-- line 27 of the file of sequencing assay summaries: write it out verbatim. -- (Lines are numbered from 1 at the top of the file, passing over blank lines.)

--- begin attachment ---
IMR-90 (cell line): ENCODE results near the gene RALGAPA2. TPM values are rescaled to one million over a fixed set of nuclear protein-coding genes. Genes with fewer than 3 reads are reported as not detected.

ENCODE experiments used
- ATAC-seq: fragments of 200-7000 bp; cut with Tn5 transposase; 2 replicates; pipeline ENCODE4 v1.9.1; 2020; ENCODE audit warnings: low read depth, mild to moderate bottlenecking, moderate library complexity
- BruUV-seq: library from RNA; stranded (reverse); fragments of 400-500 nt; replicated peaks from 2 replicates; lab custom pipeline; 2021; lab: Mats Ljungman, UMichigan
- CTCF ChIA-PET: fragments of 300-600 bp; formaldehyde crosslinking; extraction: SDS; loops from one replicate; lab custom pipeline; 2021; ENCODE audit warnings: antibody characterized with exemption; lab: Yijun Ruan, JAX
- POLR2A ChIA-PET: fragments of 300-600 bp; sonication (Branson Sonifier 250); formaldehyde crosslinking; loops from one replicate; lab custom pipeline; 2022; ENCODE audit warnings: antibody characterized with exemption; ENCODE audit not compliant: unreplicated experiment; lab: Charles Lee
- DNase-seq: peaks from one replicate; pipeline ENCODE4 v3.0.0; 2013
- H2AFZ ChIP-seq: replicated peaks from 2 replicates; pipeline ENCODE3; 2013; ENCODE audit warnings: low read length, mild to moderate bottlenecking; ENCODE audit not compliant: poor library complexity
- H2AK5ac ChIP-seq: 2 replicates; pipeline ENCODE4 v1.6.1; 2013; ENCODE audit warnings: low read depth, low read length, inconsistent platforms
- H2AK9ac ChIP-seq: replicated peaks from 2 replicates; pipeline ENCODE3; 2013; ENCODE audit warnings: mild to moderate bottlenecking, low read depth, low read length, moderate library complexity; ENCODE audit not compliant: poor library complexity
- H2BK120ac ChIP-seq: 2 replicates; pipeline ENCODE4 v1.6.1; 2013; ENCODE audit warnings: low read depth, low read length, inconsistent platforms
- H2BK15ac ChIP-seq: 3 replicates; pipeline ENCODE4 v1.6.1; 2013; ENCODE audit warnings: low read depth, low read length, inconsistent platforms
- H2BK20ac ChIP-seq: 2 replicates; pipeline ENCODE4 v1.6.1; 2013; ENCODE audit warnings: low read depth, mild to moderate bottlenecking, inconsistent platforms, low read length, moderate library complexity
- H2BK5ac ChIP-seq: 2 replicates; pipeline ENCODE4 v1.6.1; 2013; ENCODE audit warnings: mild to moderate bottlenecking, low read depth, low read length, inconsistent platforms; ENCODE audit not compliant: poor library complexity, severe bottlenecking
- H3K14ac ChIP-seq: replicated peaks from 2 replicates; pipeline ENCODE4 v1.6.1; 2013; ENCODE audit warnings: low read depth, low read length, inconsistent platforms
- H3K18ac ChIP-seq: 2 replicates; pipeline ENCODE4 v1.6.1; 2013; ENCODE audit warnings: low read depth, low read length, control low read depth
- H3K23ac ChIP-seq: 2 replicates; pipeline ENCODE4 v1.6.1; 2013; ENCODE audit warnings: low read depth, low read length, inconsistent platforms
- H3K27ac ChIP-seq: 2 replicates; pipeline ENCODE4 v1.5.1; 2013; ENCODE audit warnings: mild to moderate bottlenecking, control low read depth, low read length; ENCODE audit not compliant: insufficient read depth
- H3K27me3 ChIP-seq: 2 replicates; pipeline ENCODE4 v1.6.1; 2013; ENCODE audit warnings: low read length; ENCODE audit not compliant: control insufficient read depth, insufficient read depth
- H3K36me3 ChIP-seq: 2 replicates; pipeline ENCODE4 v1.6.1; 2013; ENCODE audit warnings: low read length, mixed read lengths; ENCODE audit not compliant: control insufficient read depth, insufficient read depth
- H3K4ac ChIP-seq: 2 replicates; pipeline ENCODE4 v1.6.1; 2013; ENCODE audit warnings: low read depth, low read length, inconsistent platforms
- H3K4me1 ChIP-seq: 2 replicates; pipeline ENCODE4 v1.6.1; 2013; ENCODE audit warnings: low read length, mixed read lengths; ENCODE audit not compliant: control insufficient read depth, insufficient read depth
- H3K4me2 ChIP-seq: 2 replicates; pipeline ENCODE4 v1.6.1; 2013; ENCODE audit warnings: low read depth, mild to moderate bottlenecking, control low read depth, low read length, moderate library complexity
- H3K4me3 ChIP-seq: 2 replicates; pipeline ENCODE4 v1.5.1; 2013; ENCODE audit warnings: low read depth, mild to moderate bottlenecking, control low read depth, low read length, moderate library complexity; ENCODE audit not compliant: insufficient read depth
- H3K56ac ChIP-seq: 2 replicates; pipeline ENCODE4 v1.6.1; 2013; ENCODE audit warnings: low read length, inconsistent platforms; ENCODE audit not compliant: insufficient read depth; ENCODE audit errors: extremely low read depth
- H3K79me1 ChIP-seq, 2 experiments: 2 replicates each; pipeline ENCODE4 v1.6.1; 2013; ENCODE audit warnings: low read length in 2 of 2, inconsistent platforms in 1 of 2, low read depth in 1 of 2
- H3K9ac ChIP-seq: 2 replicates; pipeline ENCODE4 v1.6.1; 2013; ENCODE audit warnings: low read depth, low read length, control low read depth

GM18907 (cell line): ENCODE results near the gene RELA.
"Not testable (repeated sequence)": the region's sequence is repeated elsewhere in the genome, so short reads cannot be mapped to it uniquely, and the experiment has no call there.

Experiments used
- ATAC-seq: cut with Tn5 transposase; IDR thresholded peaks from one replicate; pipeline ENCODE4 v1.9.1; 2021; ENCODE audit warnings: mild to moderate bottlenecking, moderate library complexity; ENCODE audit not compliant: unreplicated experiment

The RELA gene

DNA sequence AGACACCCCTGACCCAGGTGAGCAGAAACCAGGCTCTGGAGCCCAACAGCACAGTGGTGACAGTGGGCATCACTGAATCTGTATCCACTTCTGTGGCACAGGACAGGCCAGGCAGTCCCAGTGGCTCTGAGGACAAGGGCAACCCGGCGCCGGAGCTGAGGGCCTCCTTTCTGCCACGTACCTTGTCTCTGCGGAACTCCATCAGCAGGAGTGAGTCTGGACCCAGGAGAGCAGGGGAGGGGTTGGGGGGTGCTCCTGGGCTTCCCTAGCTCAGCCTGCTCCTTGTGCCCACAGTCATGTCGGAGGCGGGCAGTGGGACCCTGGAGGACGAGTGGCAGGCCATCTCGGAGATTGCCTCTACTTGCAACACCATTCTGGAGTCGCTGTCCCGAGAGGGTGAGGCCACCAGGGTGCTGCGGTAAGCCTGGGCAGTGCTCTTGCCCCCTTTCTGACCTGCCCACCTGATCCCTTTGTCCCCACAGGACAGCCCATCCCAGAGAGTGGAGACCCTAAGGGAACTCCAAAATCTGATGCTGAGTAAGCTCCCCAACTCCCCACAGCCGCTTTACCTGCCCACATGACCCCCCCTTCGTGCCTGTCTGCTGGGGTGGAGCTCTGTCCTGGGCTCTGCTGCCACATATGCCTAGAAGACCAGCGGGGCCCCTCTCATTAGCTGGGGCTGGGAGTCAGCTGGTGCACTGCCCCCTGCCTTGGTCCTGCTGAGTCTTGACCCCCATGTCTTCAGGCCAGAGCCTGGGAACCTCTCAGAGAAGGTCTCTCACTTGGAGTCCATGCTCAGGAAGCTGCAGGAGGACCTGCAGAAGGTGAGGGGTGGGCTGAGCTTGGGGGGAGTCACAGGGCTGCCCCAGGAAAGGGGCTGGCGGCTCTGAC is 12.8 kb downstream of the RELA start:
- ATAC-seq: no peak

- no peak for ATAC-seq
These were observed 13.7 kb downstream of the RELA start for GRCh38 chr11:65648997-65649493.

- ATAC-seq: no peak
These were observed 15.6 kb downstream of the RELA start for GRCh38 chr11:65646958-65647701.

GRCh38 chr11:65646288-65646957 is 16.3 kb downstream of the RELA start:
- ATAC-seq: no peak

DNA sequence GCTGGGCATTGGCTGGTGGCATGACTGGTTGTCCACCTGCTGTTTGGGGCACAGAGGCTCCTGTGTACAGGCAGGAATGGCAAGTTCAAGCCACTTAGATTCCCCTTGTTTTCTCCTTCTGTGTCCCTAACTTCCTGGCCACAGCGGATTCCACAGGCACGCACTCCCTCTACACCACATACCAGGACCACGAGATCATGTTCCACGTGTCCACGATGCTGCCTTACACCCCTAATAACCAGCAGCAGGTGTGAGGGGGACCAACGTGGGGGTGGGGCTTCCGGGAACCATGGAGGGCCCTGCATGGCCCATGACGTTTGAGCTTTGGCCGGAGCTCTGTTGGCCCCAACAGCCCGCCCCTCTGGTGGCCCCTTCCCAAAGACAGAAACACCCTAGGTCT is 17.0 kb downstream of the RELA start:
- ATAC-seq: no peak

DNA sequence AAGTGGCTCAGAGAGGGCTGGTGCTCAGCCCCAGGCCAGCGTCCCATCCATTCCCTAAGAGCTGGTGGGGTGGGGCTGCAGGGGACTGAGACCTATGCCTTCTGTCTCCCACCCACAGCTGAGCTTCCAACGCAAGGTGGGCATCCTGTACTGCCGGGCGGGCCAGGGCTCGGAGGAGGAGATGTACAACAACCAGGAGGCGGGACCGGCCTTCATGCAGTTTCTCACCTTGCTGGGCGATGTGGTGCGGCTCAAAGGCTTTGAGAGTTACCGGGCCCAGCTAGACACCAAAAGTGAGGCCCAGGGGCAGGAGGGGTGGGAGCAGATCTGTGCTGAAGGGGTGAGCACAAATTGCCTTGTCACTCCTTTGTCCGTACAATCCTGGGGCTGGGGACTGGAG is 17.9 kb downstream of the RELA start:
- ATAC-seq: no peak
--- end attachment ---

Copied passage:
- H3K9ac ChIP-seq: 2 replicates; pipeline ENCODE4 v1.6.1; 2013; ENCODE audit warnings: low read depth, low read length, control low read depth